As defined by SDT, competence is the need to engage in challenges and to experience mastery or effectiveness.  Goals that meet your psychological need for competence will involve activities that allow you to explore your interests, increase your knowledge or skills, and foster a sense of accomplishment.


Relatedness is the need to feel secure, develop intimate relationships, and possess a sense of belonging.  Goals that meet this need will engage you in activities that increase your connections to others, offer opportunities to share your knowledge and skills, and allow you to feel that you are a valued member of a defined group (i.e. family, social circle, community, organization).


Autonomy is the need to organize oneself, self-regulate behavior, and avoid external rule or authority.  Goals that meet this psychological need will include self-directed activities, cultivate a sense of control, address your drives and passions, and strengthen your sense of self.

In summary, goal pursuits that support your internal experience of autonomy, competence, and relatedness will enhance your performance, persistence, creativity, and life satisfaction.

Sources:  “The ‘What’ and ‘Why’ of Goal Pursuits: Human Needs and the Self-Determination of Behavior” by Edward L. Deci and Richard M. Ryan, Psychological Inquiry, Vol. 11, No. 4, 2000.  “The Independent Effects of Goal Contents and Motives on Well-Being: It’s Both What You Pursue and Why You Pursue It” by Kennon M. Sheldon, Richard M. Ryan, Edward L. Deci, and Tim Kasser, Personality and Social Psychology Bulletin, Vol. 30, No. 4, 2004.

Reprinted by permission of Money Quotient, NP

Access to your tax and social benefit info

There are two online accounts every working Canadian needs to set up to get access to important information:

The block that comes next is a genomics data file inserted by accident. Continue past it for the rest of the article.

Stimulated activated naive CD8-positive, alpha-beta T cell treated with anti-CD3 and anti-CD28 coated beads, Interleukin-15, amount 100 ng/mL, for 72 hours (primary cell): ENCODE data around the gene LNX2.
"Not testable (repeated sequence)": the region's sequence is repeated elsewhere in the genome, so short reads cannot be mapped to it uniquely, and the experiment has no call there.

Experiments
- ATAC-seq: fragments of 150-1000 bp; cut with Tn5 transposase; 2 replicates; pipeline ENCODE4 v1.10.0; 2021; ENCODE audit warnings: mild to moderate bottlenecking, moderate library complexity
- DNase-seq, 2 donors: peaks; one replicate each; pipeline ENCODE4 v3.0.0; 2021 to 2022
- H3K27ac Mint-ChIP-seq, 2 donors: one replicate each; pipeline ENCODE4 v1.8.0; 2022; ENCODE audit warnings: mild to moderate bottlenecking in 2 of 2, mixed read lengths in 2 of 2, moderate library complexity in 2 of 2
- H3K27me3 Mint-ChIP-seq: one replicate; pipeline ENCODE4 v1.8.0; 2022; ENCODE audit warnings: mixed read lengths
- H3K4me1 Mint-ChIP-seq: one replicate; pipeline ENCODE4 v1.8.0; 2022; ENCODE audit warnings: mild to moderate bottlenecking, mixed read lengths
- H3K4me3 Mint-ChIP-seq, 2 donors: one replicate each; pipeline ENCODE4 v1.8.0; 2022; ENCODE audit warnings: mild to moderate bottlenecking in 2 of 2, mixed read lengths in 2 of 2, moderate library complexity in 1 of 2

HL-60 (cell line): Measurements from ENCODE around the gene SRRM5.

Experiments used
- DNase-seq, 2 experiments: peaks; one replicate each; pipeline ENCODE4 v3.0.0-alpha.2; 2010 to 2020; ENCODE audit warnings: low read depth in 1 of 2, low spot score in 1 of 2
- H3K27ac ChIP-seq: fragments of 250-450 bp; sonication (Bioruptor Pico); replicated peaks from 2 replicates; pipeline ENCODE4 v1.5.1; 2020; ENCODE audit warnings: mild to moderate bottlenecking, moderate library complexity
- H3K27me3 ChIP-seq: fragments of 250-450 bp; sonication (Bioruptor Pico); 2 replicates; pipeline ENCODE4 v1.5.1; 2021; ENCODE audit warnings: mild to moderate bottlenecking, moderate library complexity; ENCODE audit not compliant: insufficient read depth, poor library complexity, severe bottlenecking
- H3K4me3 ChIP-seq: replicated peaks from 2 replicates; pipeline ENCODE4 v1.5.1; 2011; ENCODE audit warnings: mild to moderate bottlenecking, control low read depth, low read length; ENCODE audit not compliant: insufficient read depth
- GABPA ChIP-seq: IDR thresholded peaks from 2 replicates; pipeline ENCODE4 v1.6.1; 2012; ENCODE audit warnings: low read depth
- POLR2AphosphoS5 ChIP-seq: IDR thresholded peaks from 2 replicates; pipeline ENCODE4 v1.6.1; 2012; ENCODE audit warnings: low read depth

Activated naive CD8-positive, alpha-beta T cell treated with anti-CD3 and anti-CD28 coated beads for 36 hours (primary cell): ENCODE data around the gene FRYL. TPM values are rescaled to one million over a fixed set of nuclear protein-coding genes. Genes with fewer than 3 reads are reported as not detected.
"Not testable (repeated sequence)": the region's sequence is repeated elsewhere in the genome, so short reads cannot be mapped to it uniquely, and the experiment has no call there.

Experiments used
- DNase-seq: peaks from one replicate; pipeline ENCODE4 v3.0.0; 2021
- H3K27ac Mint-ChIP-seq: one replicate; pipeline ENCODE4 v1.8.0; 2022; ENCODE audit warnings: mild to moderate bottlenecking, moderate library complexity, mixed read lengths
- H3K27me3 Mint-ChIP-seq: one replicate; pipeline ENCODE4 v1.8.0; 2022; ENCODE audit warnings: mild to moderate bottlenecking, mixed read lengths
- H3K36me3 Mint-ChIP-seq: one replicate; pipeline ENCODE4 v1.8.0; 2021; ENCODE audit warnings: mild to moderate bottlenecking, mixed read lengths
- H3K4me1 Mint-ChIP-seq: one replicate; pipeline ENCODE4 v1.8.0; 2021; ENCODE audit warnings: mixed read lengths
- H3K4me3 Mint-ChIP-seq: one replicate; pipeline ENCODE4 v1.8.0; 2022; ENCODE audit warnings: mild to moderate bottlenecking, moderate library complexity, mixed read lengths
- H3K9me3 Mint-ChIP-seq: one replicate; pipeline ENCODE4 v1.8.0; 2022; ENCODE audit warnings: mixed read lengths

My Service Canada Account – click here

This account provides convenient access to your Employment Insurance, Canada Pension and Old Age Security information.  If you are retiring soon, having this account will give you the planning info you need.

My Canada Revenue Account – click here

Everyone should have access to this account.  Lost your Notice of Assessment, wondering if your return was reviewed; want to know what installment payments you have made – this site will tell you.

If you don’t have these accounts, I recommend you start the registration process as it can take a number of weeks.

A few tips from a reader who just set them up:

Service Canada has their own data base and it doesn’t talk to Passport Canada or Revenue Canada. For women who have not notified Service Canada they have changed their name due to marriage or divorce and have their maiden or married name on their Social Insurance Number card or other ID, you likely need to visit a Service Canada office before setting up this account.  You will also need your original marriage certificate and original birth certificate.  Passports/driver licenses/tax returns will not work.  If you do this at Ottawa locations, only your info will be updated and will then have to apply for your Service Canada Account on-line and getting your Personal Access Code will take some weeks.  You could go to the Service Canada location in Carleton Place (and possibly other outside Ottawa) and get the entire process done while you wait.